“The U.S. decision is a clear demonstration of our continued commitment to the ultimate goal,” he added, “which is an Iraqi Security Force that is capable of preventing an ISIS resurgence and of securing Iraq’s sovereignty without external assistance. The journey has been difficult, the sacrifice has been great, but the progress has been significant.”
The U.S. rationale in Afghanistan is similar, though there are key differences. The administration this year struck an agreement with the Taliban, offering troop drawdowns in exchange for a commitment that the radical group — which was in charge when Osama bin Laden planned and executed the Sept. 11 terrorist attacks in 2001 — will halt attacks on America and work to ensure outside jihadi groups can no longer operate in the country.
The deal also lays out a framework for direct talks between the Taliban and the U.S.-backed government in Kabul, which are expected to start imminently. The hope, American officials have said, is that the two sides can negotiate a lasting cease-fire that reduces the need for U.S. troops in Afghanistan and finally brings stability to the country.
Gen. McKenzie told reporters later Wednesday that “we’re on a glide slope to be at 4,500 [troops] by the November time frame.”
He said the reduced force would still “be able to accomplish the core tasks that we want to accomplish.”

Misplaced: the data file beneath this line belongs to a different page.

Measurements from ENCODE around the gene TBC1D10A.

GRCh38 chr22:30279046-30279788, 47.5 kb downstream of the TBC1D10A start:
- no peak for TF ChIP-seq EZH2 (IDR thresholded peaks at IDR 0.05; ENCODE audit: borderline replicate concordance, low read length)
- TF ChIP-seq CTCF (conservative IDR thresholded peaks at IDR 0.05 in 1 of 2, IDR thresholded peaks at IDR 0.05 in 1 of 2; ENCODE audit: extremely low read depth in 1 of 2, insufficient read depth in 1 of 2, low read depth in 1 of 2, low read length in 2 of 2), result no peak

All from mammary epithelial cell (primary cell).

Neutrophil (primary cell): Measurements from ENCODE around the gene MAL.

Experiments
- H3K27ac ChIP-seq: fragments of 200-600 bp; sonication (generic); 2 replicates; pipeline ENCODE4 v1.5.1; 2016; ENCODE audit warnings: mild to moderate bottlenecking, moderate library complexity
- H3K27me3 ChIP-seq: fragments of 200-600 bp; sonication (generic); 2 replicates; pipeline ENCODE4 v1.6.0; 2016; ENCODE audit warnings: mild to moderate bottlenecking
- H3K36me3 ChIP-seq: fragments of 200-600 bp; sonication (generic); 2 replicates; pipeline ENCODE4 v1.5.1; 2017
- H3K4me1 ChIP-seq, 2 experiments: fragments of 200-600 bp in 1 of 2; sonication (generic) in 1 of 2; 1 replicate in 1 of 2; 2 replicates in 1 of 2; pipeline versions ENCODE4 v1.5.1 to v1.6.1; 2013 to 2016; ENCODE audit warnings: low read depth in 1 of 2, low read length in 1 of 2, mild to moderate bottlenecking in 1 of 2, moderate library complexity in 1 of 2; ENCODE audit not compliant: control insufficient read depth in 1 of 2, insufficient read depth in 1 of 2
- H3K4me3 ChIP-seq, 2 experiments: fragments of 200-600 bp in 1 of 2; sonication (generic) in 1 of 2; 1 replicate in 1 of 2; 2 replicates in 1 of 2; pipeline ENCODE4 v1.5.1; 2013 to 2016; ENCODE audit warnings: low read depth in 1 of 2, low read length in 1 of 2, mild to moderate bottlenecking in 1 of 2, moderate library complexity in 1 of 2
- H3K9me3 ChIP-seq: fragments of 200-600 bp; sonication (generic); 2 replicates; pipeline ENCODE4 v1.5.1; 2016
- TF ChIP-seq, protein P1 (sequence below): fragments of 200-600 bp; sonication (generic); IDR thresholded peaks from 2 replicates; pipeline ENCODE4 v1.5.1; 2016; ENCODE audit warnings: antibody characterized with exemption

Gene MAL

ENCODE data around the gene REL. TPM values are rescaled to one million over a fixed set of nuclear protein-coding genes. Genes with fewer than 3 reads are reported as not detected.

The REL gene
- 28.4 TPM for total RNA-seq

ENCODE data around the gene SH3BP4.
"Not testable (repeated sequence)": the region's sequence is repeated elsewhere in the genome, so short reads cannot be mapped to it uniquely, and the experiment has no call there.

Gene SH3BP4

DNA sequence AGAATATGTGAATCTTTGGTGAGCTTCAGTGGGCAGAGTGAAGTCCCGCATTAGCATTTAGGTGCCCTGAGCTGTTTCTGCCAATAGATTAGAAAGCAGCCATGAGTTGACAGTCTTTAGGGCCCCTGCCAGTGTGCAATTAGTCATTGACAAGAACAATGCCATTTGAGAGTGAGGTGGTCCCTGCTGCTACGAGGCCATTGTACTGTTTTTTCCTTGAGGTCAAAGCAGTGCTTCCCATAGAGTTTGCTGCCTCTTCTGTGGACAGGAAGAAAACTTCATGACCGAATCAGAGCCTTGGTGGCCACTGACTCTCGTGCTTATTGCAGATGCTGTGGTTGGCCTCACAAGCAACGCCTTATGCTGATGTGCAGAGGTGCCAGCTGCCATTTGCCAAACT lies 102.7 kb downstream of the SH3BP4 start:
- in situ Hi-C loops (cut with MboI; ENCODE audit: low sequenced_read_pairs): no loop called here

While saying the U.S. military does not want to be an occupying force in Afghanistan, the general added, “We do have strategic interests, vital interests, that compel us to be certain that these entities, such as al Qaeda and ISIS, can’t be guests there to attack the United States.”
But some specialists say heavy clouds hang over both countries, with governments that have not proved they are up to the task without heavy U.S. and foreign help. While Mr. Trump may notch a win in the political column for November, critics say he is risking a long-term error that may spark a terrorist revival across the Middle East and force American forces back into the region.
Some of Mr. Trump’s fellow conservatives in the national security field are particularly scathing.
“Trump’s national security doctrine is based entirely on wishful thinking,” said former Defense Department official Michael Rubin, now a resident scholar at the American Enterprise Institute. “He’s become like Jimmy Carter on steroids. He wants withdrawal, and his top aides realize their jobs mean making it happen.
“The Taliban peace deal was doomed by Taliban insincerity. Trump wanted a withdrawal and was willing to give sworn enemies whatever it took and ignore any violations to get and keep a deal. What has resulted is a Taliban and al Qaeda resurgence,” Mr. Rubin said.